The tutorial may have been perfect for someone with a graphic design background (not that anyone with that background would likely need a tutorial) but it pissed me off because it neglected the first, and most important part;

Step number one!

Yup.

Step number one was missing in action.

This tutorial assumed that my uber-excellent graphics skills would enable me to insert my graphic image of choice into that template, and that I could then joyfully follow along with the remaining steps in the tutorial.

I failed at step one. It did not tell me the basic information needed to get started. Namely how to put my image into their nice magic template. Finally in frustration I just deleted the thing.

When doing a tutorial, you cannot assume that just because you know step 1, that everyone does. In fact, if you are going to assume, assume the opposite, that we are all idiots and need it spelled out in capital letters.

But what if???

Of course!

If your tutorial has an implicit understanding that it is only of value to those with existing PhD’s in aeronautical engineering, just say it!

You will save the rest of us frustration and time because you are defining your audience right up front.

The Definition Of Insanity

November 19, 2009

Can be defined as doing the same thing, the same way every time, and expecting the results to change. (try W. Edwards Demings’ red bead experiment!)

Building a process oriented business is not a set it and forget it operation. It is defining and monitoring the desired outcomes. And identifying that if a desired outcome does not happen, that you have an opportunity for improvement.

In other words, if the desired outcome fails, what can we do to reduce the risk that it will fail next time?

In talking about process, you need to look specifically at what breaks. You need to look at the why, and the how of what went wrong. Is it a people problem? A process problem? or a system problem?

(within the context of ITIL I give some samples starting in this post titled; ITIL And The SMB Part 3; Incident Management)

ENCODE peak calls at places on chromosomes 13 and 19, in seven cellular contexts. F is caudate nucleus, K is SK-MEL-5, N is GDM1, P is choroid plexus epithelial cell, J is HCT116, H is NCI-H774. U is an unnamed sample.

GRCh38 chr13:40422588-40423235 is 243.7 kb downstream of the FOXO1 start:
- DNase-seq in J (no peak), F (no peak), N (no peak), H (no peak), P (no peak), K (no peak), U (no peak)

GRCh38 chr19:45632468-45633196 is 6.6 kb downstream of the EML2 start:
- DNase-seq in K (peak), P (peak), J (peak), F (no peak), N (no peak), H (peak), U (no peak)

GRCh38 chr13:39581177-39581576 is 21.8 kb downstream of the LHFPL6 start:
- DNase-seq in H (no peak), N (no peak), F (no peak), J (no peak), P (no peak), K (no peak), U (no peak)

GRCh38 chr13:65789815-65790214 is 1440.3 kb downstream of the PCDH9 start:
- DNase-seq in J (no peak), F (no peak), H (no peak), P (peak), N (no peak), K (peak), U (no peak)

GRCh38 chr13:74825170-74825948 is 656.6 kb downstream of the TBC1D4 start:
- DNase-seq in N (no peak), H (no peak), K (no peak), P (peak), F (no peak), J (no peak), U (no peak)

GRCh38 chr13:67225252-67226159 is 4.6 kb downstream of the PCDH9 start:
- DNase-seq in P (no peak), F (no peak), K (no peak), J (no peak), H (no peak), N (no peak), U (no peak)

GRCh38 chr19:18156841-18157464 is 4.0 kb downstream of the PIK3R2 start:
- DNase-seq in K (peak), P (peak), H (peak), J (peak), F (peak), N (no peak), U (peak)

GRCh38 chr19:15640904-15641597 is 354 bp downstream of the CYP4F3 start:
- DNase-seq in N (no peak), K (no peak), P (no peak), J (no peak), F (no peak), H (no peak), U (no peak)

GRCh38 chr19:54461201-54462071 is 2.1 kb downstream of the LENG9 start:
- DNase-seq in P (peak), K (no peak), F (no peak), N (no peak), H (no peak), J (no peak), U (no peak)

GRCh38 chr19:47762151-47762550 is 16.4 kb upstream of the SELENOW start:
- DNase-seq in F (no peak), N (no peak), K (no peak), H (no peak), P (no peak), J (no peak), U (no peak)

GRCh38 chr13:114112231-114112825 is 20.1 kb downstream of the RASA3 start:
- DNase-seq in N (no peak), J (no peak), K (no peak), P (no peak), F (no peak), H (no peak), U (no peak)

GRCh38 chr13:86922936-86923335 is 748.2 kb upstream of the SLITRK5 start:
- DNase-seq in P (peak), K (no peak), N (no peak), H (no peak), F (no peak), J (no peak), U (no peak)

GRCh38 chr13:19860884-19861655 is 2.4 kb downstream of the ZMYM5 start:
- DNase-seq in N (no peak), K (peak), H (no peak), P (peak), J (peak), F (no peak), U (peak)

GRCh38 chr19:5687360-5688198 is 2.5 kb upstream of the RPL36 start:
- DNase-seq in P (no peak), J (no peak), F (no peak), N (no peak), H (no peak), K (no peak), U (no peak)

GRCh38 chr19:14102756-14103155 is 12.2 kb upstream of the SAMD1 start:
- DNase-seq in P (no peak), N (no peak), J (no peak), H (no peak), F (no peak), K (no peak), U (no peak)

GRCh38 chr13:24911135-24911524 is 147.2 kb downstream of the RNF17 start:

Although please note that you do not need to go the ITIL route to become more process oriented.

It can be easy to overlook;

When something fails, there is an associated cost. That cost could be rework, lost time, maybe even lost business. Costs can be soft as well, for example, reduced customer satisfaction.

As an example of improving process efficiency, the large package delivery companies load their trucks in a first-in, last-out manner based on the drivers delivery route. This simple step reduces the amount of time finding the correct packages for offload at each stop, and reduces the risk of missing something. And of course missing packages can negatively affect customer satisfaction.

The More Things Stay The Same

When you start building a process oriented business (not just as an IT function) there are two critical pieces to start with;

1) Define the optimum outcomes. A process is nothing without a business outcome. This defined business outcome is also the measure that you can use to improve and monitor your processes.

2) Continually monitor and improve your processes. There are always opportunities for improvement. There is an old saying in music, that the spaces between the notes are just as important as the notes themselves.

The SMB Takeaway

Like the spaces between the notes, process optimization often comes hidden in the areas as work migrates from one individual or group to another.

Improving them, or identifying why something did not work, you need to understand – you need to look at the what the why and the how of what you are trying to perform.

Was it a person error? a process error? a system error?

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This post is the next in an intermittent series looking at your smaller business web site from a marketing perspective –  When you don’t have marketing staff!